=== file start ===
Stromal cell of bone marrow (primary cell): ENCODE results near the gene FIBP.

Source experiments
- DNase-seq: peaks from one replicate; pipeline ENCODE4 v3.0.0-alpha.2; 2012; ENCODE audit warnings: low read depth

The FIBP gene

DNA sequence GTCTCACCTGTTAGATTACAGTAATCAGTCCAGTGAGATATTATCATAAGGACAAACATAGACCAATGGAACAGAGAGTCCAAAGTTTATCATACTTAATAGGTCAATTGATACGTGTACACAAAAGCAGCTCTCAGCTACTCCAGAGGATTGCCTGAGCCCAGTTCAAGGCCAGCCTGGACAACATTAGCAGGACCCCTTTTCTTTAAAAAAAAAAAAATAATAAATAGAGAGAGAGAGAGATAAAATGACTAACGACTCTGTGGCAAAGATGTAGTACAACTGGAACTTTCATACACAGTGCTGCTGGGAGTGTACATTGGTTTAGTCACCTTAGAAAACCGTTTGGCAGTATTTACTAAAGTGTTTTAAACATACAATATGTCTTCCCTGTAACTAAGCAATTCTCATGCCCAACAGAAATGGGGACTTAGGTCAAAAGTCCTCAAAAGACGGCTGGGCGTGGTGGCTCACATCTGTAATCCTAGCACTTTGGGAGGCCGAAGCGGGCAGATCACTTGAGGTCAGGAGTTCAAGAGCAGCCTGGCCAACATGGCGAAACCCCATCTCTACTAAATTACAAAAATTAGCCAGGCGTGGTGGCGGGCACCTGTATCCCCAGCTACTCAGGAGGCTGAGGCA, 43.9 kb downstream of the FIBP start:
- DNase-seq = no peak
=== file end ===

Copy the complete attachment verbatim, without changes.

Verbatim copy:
Stromal cell of bone marrow (primary cell): ENCODE results near the gene FIBP.

Source experiments
- DNase-seq: peaks from one replicate; pipeline ENCODE4 v3.0.0-alpha.2; 2012; ENCODE audit warnings: low read depth

The FIBP gene

DNA sequence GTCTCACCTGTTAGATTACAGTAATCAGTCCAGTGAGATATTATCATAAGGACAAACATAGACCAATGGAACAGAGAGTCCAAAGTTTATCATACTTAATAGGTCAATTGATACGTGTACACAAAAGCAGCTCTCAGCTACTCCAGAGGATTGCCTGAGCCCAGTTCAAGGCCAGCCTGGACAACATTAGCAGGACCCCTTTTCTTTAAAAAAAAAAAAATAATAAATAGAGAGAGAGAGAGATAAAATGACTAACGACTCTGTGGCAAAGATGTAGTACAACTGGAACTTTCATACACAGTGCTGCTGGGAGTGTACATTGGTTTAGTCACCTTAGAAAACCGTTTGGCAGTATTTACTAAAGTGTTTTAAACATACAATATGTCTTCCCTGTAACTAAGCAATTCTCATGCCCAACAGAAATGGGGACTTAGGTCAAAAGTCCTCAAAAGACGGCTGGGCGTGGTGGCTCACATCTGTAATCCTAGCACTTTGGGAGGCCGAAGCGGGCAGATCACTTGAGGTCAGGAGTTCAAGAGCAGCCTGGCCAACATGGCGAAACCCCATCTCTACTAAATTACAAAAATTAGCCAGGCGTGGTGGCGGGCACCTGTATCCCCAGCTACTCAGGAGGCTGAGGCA, 43.9 kb downstream of the FIBP start:
- DNase-seq = no peak